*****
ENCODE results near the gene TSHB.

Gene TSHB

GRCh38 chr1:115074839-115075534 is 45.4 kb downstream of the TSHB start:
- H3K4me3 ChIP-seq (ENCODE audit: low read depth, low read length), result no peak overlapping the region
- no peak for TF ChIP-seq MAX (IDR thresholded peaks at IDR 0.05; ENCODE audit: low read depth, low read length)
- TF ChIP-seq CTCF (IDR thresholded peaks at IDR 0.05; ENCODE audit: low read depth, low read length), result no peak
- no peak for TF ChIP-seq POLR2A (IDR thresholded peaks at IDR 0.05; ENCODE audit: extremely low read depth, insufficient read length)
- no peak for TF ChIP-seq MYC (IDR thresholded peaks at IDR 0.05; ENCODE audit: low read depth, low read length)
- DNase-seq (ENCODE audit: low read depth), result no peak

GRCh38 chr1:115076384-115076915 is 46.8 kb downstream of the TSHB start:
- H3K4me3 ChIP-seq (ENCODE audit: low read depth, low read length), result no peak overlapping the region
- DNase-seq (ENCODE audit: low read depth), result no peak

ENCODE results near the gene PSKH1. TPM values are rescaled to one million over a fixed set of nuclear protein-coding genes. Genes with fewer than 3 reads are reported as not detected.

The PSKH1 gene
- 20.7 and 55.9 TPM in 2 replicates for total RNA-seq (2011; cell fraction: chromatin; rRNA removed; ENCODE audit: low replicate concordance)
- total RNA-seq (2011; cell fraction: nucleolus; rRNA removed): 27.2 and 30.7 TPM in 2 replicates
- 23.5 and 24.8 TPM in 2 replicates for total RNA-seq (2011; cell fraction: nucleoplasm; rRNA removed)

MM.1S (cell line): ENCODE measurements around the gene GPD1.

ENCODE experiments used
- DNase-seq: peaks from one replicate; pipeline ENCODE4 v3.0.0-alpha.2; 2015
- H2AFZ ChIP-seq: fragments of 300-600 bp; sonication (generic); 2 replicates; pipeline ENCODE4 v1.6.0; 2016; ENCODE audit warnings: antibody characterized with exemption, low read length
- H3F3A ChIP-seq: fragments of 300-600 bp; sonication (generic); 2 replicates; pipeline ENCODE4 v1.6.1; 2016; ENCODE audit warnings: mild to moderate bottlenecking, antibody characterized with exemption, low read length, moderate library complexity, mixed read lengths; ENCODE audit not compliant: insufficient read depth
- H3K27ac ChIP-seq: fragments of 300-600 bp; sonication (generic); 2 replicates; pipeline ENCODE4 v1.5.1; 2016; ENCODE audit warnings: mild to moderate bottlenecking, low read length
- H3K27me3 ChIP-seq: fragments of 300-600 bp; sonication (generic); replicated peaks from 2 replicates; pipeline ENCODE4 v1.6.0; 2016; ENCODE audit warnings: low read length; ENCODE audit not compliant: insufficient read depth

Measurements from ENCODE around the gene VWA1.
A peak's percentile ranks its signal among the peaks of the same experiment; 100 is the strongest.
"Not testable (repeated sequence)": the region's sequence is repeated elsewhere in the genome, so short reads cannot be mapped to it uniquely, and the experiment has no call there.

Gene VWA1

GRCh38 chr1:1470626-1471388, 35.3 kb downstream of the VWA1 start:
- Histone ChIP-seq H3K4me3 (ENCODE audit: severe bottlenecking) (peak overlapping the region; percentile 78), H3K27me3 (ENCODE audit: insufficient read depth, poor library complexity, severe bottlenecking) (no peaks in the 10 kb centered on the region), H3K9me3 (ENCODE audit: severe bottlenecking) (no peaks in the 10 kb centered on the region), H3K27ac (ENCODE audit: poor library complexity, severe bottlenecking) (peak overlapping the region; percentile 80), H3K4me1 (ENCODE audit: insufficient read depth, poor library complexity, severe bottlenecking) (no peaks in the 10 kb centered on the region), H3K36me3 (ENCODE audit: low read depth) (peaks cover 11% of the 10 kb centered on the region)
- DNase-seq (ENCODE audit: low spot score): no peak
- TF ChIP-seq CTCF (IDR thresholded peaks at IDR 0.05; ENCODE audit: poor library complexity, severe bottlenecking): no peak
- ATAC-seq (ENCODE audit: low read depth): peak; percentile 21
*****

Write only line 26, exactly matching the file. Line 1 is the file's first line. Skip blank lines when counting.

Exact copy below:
A peak's percentile ranks its signal among the peaks of the same experiment; 100 is the strongest.